OC Keeping Eye On Room Tax Rate

OCEAN CITY — Legislation that could enable the town of Ocean City to raise its room tax if desired still needs approval from three other Eastern Shore counties before heading to Annapolis, resort officials learned this week.

After raising the room tax in Ocean City in 2019 from 4.5% to 5%, resort officials are looking into possibly raising the rate again, or at least the ability to raise the room tax rate. Gaining the ability to raise the room tax rate is a complicated process made muddier when a glitch was discovered in advance of this year’s General Assembly session.

In order to have the ability to raise the room tax rate, Ocean City obtained consent from Worcester County. While it is largely a local Ocean City issue, the ability to raise room tax rates would apply throughout the county, so any legislation aimed at that purpose must first go through the Worcester County Commissioners.

With the commissioners on board, town officials had a draft bill ready to submit to its representatives in Annapolis for General Assembly approval. However, it was learned at the 11th hour because Worcester is one of four “code” counties on the Eastern Shore, which also includes Kent, Caroline and Queen Anne’s, officials in those counties would have to consent to Ocean City’s submission of the draft legislation.

It’s important to point out the draft legislation proposed by the town would only provide Ocean City with the ability to raise the room tax. If the bill was passed by the General Assembly, the Mayor and Council would take up the debate on whether to raise the room tax rate and by how much, or if at all. Cursory discussion has included an increase by one percentage point, or from the current 5% to 6%.

While Worcester County officials continued to seek consent from the other three code counties on the Eastern Shore late last year, the county did not get the consent before the General Assembly session started and the legislation was not introduced this year. On Monday, Council Secretary Tony DeLuca questioned where town and county officials were in the process.

“Is there an update on the timing and the next step for the room tax increase request?” he said. “I know we need to hear from those three counties before it can go to Annapolis.”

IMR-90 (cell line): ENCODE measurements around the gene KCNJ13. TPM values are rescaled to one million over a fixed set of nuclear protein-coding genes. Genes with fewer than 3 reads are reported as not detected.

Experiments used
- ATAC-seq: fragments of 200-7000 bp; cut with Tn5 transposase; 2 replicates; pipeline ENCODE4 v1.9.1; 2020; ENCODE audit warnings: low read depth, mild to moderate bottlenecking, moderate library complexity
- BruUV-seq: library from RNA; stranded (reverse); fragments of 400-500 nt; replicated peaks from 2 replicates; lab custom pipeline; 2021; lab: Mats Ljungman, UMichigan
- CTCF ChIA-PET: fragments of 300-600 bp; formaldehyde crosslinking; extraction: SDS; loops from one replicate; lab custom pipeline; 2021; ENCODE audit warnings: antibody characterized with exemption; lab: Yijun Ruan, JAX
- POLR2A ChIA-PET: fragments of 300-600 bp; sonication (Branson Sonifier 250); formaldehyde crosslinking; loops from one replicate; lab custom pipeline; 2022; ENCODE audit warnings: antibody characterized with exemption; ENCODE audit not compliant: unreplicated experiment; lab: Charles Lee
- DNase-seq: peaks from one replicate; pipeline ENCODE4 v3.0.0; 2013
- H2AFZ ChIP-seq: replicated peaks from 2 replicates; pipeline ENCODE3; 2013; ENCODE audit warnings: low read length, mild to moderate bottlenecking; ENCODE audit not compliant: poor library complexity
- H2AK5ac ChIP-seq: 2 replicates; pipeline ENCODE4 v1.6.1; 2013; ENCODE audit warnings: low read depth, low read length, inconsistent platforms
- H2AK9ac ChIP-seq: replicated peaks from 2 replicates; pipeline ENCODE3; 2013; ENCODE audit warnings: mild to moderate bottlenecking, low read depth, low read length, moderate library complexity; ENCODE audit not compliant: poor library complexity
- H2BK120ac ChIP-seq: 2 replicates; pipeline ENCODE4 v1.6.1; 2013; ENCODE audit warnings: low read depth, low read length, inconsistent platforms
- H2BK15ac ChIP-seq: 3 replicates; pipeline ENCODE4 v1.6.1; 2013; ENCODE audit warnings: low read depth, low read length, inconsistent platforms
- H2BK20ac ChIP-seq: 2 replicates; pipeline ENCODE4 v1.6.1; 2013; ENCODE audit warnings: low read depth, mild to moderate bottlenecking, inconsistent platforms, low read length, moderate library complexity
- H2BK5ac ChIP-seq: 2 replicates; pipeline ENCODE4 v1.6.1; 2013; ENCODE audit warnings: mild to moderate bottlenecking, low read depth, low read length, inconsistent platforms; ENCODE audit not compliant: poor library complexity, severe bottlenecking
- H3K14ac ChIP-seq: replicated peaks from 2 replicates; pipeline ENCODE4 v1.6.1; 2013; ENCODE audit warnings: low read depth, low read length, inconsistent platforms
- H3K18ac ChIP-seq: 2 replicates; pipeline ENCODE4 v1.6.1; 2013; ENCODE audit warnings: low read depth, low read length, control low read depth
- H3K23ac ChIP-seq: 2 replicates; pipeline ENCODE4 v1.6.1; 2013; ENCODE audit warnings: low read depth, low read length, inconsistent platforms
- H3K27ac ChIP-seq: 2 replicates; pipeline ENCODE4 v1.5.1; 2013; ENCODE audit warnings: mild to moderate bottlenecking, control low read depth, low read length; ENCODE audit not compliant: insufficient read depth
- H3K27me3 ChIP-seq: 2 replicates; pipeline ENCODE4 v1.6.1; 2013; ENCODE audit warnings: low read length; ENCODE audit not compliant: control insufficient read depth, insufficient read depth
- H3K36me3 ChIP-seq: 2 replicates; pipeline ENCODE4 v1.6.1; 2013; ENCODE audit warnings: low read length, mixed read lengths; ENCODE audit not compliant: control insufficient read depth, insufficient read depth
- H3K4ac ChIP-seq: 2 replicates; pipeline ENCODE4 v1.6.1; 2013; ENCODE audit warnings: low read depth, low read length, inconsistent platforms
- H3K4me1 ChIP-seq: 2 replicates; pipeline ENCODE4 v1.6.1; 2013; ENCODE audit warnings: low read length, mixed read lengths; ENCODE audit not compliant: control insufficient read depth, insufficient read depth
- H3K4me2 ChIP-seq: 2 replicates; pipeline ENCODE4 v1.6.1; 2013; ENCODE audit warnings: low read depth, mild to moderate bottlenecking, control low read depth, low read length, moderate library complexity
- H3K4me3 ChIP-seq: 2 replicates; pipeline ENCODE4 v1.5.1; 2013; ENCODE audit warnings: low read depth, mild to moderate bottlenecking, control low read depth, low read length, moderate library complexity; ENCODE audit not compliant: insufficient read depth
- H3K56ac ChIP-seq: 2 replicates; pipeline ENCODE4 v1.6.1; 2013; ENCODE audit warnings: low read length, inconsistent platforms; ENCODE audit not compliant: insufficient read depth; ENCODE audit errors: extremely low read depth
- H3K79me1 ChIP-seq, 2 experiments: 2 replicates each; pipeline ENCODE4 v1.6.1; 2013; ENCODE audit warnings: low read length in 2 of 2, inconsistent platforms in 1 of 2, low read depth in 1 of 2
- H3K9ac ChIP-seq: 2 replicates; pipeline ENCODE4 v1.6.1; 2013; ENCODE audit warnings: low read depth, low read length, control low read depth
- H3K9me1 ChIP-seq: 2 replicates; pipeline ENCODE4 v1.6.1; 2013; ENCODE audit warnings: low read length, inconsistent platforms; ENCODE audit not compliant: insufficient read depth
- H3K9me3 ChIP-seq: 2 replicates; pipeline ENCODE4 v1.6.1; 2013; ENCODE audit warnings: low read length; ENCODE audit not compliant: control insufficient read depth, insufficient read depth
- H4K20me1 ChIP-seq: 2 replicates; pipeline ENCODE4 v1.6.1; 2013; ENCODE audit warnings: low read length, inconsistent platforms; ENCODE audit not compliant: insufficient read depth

Mayor Rick Meehan said he continues to work with county officials, including Ocean City’s representative in Snow Hill Joe Mitrecic, to reach out to their counterparts in the other three code counties to get consent for the introduction of the draft legislation. He said the timing of the requests is somewhat tricky because some of the officials in the other three counties are up for re-election this fall.

“I’ve talked to County Commissioner Joe Mitrecic about this,” he said. “What Joe and I have agreed to do is to reach out to the other counties. He wants to wait until after the election so it doesn’t become an election issue. The other counties could be afraid it could become an election issue even though it doesn’t really affect them if they don’t choose to exercise the option, so that’s the plan for right now.”

DeLuca said if all of the hoops are jumped through and the necessary approvals are acquired, there could be an opportunity to have a room tax increase in place by 2024.

“If it all flows well and the council ultimately decides to vote on an increase, it could be place for January 2024,” he said.

City Manager Terry McGean said there were still a lot of hurdles to cross for that to happen.

“A lot of things have to happen,” he said. “Assuming the other counties approved and it moved to the General Assembly this year, it could pass and have an effective date of July 1 next year, but the council would still have to go through its process. This is just trying to get enabling legislation through.”

DeLuca said he was not talking specifically about raising the room tax, simply the ability to do so.

“We have already requested from Worcester County just for the ability to raise the room tax,” he said. “I’m not talking about a specific increase in the room tax at this point. I’m just playing what if.”

About The Author: Shawn Soper

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Shawn Soper has been with The Dispatch since 2000. He began as a staff writer covering various local government beats and general stories. His current positions include managing editor and sports editor. Growing up in Baltimore before moving to Ocean City full time three decades ago, Soper graduated from Loch Raven High School in 1981 and from Towson University in 1985 with degrees in mass communications with a journalism concentration and history.